So far this candidate has said 0 about their work.
We already know about the company you work for (we did our homework!) at this point, what we really want to know is about you and what YOU do.
6. Talk negatively about your current company
It’s ok to say you don’t identify with some practices of the company you currently work for - but it doesn’t mean you should insult your boss or your colleagues, and complain about everything and anything your company does.
It doesn’t do any good for you and it’s awkward for the recruiter.
Plus, if you’re acting like this now, who can guarantee the recruiter you’re not going to do the same, in a few months, about the company you’re now applying for?
7. Not making any questions
It can be during the interview or in the end. Making at least one question (ideally 2 or 3) shows you’re interested in the company and in the job vacancy.
You don’t know what to ask? Our Ambassador of KWAN, Rita Santos, can give you some ideas.
Lots of candidates I interview simply give out answers, but don’t make any questions. And there are so many things you can ask about: how will it be my day to day if I get this job? Who will my teammates be? What’s their role? What's the most important skill valued by this position?” - Rita Santos, Ambassador of KWAN.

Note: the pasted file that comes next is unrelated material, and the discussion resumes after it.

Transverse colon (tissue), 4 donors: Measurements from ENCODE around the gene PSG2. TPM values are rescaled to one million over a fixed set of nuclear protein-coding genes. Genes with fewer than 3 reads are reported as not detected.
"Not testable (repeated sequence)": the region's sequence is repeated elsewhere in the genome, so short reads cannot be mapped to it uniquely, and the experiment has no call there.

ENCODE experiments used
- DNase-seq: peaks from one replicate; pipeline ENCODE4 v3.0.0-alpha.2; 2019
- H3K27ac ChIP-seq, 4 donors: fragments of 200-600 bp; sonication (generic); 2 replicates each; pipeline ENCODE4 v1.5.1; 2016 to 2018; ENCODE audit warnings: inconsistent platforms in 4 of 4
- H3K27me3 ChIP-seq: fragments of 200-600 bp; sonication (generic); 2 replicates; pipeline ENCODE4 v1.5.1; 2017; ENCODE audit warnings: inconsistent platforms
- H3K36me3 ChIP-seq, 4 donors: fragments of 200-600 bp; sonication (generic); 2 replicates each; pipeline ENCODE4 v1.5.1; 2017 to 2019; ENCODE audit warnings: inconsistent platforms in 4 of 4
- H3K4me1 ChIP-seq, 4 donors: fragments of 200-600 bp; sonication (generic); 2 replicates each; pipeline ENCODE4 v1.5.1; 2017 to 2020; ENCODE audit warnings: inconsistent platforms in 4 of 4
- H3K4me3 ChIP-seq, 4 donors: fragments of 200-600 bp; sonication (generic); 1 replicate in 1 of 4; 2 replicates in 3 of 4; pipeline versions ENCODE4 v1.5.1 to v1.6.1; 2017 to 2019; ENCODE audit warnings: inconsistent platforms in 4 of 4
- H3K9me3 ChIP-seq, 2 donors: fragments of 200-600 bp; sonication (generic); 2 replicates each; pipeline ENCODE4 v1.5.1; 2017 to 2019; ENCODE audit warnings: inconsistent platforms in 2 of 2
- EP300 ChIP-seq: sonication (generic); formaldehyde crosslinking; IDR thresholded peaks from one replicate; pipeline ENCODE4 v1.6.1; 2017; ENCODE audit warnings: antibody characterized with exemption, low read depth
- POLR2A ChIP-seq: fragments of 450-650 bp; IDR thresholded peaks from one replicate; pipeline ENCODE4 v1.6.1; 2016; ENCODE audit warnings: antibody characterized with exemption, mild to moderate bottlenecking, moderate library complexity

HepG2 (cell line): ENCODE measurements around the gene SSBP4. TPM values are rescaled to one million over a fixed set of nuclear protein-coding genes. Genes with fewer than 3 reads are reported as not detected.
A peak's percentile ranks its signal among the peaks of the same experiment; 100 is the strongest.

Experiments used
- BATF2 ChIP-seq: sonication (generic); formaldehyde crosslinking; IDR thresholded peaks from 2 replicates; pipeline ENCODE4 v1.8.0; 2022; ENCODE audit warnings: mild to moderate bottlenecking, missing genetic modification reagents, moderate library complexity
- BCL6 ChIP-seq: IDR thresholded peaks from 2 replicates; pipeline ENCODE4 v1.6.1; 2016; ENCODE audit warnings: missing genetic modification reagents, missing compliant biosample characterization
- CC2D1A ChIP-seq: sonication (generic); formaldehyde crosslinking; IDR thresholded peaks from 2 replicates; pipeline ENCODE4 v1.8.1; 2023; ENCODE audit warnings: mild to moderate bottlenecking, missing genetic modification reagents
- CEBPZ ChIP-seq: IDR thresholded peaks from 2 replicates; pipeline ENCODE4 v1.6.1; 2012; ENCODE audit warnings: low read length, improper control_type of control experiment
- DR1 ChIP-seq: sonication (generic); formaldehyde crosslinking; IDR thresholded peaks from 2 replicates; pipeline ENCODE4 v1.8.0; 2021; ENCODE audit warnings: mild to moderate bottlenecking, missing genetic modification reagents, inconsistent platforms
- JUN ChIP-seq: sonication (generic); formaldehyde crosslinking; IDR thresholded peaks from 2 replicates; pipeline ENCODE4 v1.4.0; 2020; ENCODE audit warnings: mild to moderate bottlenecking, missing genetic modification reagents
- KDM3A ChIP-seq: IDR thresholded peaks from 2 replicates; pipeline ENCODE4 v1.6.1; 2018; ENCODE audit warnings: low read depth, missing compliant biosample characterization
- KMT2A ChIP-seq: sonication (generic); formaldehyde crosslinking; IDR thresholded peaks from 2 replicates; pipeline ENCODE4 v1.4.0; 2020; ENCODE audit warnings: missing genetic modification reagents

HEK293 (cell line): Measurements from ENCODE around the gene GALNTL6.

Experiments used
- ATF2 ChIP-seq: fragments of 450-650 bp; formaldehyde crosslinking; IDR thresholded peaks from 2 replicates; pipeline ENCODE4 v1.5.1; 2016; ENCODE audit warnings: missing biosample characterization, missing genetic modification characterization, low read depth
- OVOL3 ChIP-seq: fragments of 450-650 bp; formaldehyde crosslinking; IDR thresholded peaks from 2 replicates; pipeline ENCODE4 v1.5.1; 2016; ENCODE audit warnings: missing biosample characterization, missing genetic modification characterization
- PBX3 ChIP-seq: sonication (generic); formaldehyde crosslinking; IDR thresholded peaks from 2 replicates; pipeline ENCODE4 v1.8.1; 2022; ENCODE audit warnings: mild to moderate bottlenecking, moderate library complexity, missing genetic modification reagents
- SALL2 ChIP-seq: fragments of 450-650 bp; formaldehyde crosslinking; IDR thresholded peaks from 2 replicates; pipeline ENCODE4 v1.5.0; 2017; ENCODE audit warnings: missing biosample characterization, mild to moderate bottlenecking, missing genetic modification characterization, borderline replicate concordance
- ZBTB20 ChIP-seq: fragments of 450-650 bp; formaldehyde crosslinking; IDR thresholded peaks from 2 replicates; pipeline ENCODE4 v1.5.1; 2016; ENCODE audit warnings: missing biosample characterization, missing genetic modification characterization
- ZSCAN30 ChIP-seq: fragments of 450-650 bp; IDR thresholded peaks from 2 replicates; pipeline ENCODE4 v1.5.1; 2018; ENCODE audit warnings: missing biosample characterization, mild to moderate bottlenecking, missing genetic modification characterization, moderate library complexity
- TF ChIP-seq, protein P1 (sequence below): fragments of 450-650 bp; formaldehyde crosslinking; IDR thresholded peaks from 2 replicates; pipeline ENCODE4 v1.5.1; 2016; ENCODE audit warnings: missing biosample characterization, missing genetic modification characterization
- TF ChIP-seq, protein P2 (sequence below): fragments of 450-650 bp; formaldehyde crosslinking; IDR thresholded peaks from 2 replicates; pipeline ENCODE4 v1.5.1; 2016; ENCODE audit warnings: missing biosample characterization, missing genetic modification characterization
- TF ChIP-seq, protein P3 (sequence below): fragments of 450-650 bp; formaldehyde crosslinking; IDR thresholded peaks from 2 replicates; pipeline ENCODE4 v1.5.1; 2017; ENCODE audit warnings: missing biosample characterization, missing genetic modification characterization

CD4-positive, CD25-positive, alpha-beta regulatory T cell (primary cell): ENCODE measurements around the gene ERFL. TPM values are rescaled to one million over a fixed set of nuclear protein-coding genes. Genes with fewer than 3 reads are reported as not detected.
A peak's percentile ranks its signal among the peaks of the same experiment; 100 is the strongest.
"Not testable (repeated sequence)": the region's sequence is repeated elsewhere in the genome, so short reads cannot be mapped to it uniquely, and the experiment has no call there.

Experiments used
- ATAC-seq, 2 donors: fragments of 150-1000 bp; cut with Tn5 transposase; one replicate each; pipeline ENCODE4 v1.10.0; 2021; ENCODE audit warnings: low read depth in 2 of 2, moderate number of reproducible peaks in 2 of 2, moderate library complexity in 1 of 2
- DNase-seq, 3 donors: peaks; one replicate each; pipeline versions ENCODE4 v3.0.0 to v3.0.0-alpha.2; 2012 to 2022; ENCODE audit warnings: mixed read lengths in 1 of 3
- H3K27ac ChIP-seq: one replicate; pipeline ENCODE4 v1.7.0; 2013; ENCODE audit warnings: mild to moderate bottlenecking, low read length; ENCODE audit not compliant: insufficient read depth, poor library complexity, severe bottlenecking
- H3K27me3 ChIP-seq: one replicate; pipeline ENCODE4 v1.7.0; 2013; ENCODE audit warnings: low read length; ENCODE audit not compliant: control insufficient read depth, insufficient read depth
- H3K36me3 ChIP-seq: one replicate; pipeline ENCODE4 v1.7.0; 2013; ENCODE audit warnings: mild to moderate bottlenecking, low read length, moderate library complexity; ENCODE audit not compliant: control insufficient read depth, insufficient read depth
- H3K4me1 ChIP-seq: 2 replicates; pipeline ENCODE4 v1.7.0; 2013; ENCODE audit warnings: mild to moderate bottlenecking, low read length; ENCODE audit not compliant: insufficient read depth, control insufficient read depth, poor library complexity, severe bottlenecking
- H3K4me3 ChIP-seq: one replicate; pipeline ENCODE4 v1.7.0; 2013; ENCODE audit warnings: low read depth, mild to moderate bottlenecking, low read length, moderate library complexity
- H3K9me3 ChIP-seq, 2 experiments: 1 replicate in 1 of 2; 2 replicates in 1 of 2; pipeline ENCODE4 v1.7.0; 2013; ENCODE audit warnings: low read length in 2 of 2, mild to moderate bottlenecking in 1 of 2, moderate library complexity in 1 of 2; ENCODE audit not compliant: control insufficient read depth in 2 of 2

What other questions can you make? 🤔
How about asking recruiters how did they come to KWAN? And what’s their favourite part about working here?
Not only you’re showing interest, but also confidence, without harming their impression of you.
What you say in a job interview matters, but also how you look like, and your physical background. So make sure to save some time to tidy your room, to let your family or flatmates know about the time of the interview, and to check all the equipment you’ll need for it.
Do your homework: search about the company you’re applying for, look at your own experience and skills, and prepare your speech: how are you going to present yourself? What distinguishes you from other candidates?
Remember, you don’t need to sell the company you work for - you need to sell yourself and your own work (don’t forget to mention your database experience!).
Finally, don’t fall into the temptation of talking too negatively about your current company, instead, use that time to make questions to the recruiter.
We hope the large experience of our Ambassadors of KWAN can help you improve your performance on your next job interview, and so increase your chances of being hired for that dreamy developer role.
Spoiler alert, you’ll find that job at KWAN! Don’t believe us? There’s only one way to find out.